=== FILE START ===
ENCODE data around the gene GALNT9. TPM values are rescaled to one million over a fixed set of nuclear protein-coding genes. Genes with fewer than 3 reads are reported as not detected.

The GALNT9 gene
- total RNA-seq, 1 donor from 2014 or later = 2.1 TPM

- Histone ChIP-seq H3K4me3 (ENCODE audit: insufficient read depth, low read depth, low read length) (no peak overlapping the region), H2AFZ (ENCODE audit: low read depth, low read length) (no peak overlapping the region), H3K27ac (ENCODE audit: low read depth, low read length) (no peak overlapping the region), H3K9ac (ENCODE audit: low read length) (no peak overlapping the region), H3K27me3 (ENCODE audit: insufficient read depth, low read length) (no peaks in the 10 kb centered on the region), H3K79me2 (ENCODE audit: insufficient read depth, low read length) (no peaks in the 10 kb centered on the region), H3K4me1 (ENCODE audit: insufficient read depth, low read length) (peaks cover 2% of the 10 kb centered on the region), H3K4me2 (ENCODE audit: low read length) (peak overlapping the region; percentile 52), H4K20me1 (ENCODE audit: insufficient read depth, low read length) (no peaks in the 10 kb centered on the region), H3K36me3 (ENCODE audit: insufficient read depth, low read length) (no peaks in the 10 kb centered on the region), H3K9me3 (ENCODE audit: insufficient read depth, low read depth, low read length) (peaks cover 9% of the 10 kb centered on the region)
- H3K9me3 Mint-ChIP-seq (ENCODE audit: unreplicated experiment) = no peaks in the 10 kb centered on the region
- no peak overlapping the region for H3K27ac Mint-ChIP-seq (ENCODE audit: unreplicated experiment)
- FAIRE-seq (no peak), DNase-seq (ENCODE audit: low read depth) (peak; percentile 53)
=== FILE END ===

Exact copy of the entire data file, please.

ENCODE data around the gene GALNT9. TPM values are rescaled to one million over a fixed set of nuclear protein-coding genes. Genes with fewer than 3 reads are reported as not detected.

The GALNT9 gene
- total RNA-seq, 1 donor from 2014 or later = 2.1 TPM

- Histone ChIP-seq H3K4me3 (ENCODE audit: insufficient read depth, low read depth, low read length) (no peak overlapping the region), H2AFZ (ENCODE audit: low read depth, low read length) (no peak overlapping the region), H3K27ac (ENCODE audit: low read depth, low read length) (no peak overlapping the region), H3K9ac (ENCODE audit: low read length) (no peak overlapping the region), H3K27me3 (ENCODE audit: insufficient read depth, low read length) (no peaks in the 10 kb centered on the region), H3K79me2 (ENCODE audit: insufficient read depth, low read length) (no peaks in the 10 kb centered on the region), H3K4me1 (ENCODE audit: insufficient read depth, low read length) (peaks cover 2% of the 10 kb centered on the region), H3K4me2 (ENCODE audit: low read length) (peak overlapping the region; percentile 52), H4K20me1 (ENCODE audit: insufficient read depth, low read length) (no peaks in the 10 kb centered on the region), H3K36me3 (ENCODE audit: insufficient read depth, low read length) (no peaks in the 10 kb centered on the region), H3K9me3 (ENCODE audit: insufficient read depth, low read depth, low read length) (peaks cover 9% of the 10 kb centered on the region)
- H3K9me3 Mint-ChIP-seq (ENCODE audit: unreplicated experiment) = no peaks in the 10 kb centered on the region
- no peak overlapping the region for H3K27ac Mint-ChIP-seq (ENCODE audit: unreplicated experiment)
- FAIRE-seq (no peak), DNase-seq (ENCODE audit: low read depth) (peak; percentile 53)